But was it? Yes, the university is in dire financial straits. Yet $3 million was somehow found by Chancellor Robert J Birgeneau to pay the Bain consulting firm to uncover waste, inefficiencies in UC Berkeley (Cal), despite the fact that a prominent East Coast university was accomplishing the same thing without expensive consultants.
    Essentially, the process requires collecting, analyzing information from faculty, staff. Apparently, Cal senior management believe that the faculty, staff of their world-class university lacks the cognitive ability, integrity, energy to identify millions in savings. If consultants are necessary, the reason is clear: the chancellor has lost credibility with the people who provided the information to the consultants. Chancellor Robert J Birgeneau has reigned for eight years, during which time the inefficiencies proliferated to $150 million. Even as Bain’s recommendations are implemented (‘They told me to do it’, Birgeneau), credibility, trust, problems remain.
    Bain is interviewing faculty, staff, senior management and academic senate leaders to identify $150 million in inefficiencies, most of which could have been found internally. One easy-to-identify problem, for example, was wasteful procurement practices such as failing to secure bulk discounts on printers. But Birgeneau apparently has no concept of savings: even in procuring a consulting firm he failed to receive proposals from other firms.

    Students, staff, faculty, California Legislators are the victims of his incompetent decisions. Now that sports teams are feeling the pinch, perhaps the California Alumni, benefactors, donors, will demand to know why Birgeneau is raking in $500,000 a year while abdicating his work responsibilities.

    Let there be light.

    The author, who has 35 years’ consulting experience, has taught at University of California Berkeley, where he was able to observe the culture and the way the senior management operates.
    PS University of California Berkeley (Cal) ranking drops. In 2004, for example, the London-based Times Higher Education ranked Cal the 2nd leading research university in the world, just behind Harvard; in 2009 that ranking had tumbled to 39th place.
    University of California, Berkeley.

  2. I’m a UCSD alumni, class of ’91 and I really feel for today’s students. Our tuition was more like $1200 per year back then (that would be about $2000, adjusted for inflation). Of course, a major part of UCSD was still Quonset huts left over from WWII and we didn’t have a multi-million dollar sports center. The 60’s era dorms that we lived in are still there, though.

    According to UC’s own numbers, 36% of the budget is spent on staff (that is, administration) while 31% of the budget is spent on academic salaries. Isn’t there something wrong with this picture?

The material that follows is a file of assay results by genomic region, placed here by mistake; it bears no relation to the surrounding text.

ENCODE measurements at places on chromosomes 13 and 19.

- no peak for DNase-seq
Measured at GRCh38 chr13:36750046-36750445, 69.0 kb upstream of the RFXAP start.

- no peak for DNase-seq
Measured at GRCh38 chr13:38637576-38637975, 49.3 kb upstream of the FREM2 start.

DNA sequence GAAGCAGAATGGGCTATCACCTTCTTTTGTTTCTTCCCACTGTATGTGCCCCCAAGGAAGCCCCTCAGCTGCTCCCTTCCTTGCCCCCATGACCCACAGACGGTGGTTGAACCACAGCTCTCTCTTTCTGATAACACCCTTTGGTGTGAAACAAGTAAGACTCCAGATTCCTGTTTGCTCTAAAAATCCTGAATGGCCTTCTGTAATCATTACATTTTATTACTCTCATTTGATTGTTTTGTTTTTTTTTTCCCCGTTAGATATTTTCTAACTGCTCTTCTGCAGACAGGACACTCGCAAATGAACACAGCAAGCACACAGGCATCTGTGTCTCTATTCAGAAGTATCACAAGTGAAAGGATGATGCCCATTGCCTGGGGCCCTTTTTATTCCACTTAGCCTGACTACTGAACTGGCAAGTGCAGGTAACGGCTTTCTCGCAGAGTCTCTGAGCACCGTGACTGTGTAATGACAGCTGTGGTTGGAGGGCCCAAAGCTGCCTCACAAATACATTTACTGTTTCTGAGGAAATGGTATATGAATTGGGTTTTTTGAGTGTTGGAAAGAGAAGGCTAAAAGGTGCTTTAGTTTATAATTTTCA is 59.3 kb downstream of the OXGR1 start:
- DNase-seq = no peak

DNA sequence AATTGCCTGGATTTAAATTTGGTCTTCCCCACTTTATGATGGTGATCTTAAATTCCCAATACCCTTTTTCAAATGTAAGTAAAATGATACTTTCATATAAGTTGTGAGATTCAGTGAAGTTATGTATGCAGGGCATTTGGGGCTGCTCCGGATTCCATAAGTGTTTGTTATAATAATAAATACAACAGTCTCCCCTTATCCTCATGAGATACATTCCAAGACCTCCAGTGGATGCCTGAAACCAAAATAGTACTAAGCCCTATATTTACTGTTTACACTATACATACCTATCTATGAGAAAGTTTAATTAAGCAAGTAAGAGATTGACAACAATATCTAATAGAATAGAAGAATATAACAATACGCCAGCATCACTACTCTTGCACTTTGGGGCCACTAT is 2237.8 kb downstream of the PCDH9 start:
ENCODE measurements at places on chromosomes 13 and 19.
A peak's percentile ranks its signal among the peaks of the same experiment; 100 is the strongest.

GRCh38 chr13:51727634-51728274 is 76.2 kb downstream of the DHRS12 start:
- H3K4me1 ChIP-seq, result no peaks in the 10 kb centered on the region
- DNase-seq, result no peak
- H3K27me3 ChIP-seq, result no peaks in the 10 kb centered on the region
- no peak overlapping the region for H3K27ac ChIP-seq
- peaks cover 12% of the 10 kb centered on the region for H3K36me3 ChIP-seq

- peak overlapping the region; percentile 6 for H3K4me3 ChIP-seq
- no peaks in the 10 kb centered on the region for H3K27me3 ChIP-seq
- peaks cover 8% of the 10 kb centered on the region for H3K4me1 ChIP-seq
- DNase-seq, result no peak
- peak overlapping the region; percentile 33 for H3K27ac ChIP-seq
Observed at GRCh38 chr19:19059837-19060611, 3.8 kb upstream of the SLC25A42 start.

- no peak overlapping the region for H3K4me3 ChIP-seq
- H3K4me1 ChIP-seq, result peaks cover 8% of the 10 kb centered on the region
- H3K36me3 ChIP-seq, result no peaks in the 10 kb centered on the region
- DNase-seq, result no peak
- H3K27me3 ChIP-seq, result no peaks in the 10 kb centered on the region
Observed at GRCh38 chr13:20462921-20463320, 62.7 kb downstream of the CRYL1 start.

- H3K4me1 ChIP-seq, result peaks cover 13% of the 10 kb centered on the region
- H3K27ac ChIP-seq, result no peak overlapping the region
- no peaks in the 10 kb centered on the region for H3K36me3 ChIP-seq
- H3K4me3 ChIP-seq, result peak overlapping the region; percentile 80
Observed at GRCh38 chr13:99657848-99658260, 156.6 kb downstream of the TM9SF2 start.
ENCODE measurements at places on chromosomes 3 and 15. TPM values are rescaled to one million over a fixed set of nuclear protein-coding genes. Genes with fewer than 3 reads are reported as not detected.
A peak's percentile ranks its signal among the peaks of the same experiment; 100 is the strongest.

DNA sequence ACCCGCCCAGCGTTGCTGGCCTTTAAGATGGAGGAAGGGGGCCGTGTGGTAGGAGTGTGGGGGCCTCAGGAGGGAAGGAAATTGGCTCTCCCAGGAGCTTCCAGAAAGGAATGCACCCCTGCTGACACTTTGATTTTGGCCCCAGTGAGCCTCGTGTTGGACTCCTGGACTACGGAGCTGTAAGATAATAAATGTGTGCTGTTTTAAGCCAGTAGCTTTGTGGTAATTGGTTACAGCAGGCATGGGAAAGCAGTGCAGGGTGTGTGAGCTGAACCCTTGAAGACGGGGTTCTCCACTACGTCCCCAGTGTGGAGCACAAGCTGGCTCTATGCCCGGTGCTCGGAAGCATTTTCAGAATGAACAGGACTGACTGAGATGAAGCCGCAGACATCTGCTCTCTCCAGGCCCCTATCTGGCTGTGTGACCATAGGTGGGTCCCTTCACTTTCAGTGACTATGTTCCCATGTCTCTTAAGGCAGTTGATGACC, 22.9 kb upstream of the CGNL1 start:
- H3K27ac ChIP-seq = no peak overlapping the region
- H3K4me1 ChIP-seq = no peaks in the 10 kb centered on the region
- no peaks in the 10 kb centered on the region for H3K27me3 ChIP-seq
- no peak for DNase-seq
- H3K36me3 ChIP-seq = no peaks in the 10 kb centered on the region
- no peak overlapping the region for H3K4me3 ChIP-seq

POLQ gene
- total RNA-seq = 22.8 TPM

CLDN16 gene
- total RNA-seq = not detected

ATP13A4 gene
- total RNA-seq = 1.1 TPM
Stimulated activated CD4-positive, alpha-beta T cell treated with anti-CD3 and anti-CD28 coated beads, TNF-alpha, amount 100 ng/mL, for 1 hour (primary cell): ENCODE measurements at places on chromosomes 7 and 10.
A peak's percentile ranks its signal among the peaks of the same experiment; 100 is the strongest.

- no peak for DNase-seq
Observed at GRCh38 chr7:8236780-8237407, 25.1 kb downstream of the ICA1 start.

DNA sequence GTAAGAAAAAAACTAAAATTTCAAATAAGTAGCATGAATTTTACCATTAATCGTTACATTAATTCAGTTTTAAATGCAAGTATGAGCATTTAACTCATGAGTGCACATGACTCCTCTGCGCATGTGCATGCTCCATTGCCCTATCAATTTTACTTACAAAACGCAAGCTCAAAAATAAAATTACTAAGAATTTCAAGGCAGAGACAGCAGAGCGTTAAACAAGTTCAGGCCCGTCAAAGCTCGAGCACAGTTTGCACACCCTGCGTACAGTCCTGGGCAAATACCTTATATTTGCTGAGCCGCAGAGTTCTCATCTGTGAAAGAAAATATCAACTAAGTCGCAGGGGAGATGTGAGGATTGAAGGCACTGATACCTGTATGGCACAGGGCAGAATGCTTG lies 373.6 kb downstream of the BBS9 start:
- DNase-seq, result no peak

UC has approximately 215,000 students, undergraduate and graduate. Given a $21 billion dollar budget, this works out to over $97,000 dollars per year per student. By UC’s own numbers, however, expenditures per student are $15,820 (2009-2010). What is the rest of the money being spent on?

    98 of the top 100 of the highest paid California state employees are UC employees according to the Sacramento Bee’s numbers ( These are all salaries north of $500K. UCB football coach Jeff Tedford is making $2.3 million dollars a year.

    All of these top earners are either sports related, administration, or med school professors. None of these top earners are teaching undergraduates.

    When I was at UCSD we did not have a football team and, if I remember correctly, we were a Division 3 school for everything else. We were still a world-class university.

    Time for UC to cut the sports budget – not the sports budget for intramurals and sports classes but the big ticket programs. How much does Cal football cost for a losing team? Time to spin out the med schools and hospitals as a separate entity and get back to focusing on undergraduate and graduate education. Time to cut the administrative staff and pensions and focus funds on education.

  3. UC has always been proud of its Nobel Laureates and after getting upset about the salaries paid to the football coaches at UCB and UCLA I started wondering how much the Nobel Laureates at the various campuses are making. They should be the top earners, right? Wrong.

    I made a lengthy analysis here:

    For the tl;dr crowd, UC’s priorities are football and medicine. The only campus that values hard science is UC Santa Barbara and has the most active Nobel Prize winners on faculty. UCSF and UCB are the only campuses where the Nobel Prize winners are in the top 10 earners. UC Berkeley is a joke. Only 2 of the top 10 earners at UCB are professors, and none of them are Nobel Laureates. 3 of the top 10 earners at UCB are football coaches and the athletics director is #5. Med school professors are making twice what all the other professors are making.